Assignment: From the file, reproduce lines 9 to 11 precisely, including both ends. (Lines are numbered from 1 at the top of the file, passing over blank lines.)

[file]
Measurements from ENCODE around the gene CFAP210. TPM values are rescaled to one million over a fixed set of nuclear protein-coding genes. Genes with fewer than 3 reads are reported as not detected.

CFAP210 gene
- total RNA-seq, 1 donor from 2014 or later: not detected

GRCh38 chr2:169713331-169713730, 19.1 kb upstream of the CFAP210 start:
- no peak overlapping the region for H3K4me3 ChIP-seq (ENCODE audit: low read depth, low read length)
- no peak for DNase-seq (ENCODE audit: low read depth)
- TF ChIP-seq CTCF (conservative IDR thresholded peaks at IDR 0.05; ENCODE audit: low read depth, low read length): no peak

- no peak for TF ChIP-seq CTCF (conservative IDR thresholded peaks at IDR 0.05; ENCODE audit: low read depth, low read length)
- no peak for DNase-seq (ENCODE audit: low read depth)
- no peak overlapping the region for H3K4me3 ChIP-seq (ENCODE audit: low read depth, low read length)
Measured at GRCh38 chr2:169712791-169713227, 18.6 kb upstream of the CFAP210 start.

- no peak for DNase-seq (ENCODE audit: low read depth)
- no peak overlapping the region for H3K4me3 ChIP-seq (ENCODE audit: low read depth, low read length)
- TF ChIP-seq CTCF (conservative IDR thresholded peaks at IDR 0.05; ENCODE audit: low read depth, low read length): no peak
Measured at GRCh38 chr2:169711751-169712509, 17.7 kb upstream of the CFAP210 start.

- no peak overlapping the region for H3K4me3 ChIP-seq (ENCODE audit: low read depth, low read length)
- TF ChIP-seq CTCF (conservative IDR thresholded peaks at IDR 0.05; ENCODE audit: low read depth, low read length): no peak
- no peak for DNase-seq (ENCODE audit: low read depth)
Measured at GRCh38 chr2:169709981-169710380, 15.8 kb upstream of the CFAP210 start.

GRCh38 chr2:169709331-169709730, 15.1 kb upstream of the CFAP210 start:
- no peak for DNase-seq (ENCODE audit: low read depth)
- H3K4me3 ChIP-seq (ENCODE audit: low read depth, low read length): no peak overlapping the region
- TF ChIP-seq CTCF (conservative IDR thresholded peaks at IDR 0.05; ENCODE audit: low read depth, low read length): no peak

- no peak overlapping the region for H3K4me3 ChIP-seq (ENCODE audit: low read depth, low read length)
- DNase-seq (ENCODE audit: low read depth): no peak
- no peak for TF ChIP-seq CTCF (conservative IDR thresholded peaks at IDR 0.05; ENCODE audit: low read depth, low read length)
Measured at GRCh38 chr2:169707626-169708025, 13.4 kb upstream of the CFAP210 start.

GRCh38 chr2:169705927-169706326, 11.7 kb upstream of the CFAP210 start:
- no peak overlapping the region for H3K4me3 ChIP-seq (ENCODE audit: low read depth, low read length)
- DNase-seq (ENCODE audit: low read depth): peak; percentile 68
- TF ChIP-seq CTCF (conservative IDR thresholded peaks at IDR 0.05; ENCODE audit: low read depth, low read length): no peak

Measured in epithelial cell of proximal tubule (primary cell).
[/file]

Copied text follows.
- no peak for DNase-seq (ENCODE audit: low read depth)
- no peak overlapping the region for H3K4me3 ChIP-seq (ENCODE audit: low read depth, low read length)
Measured at GRCh38 chr2:169712791-169713227, 18.6 kb upstream of the CFAP210 start.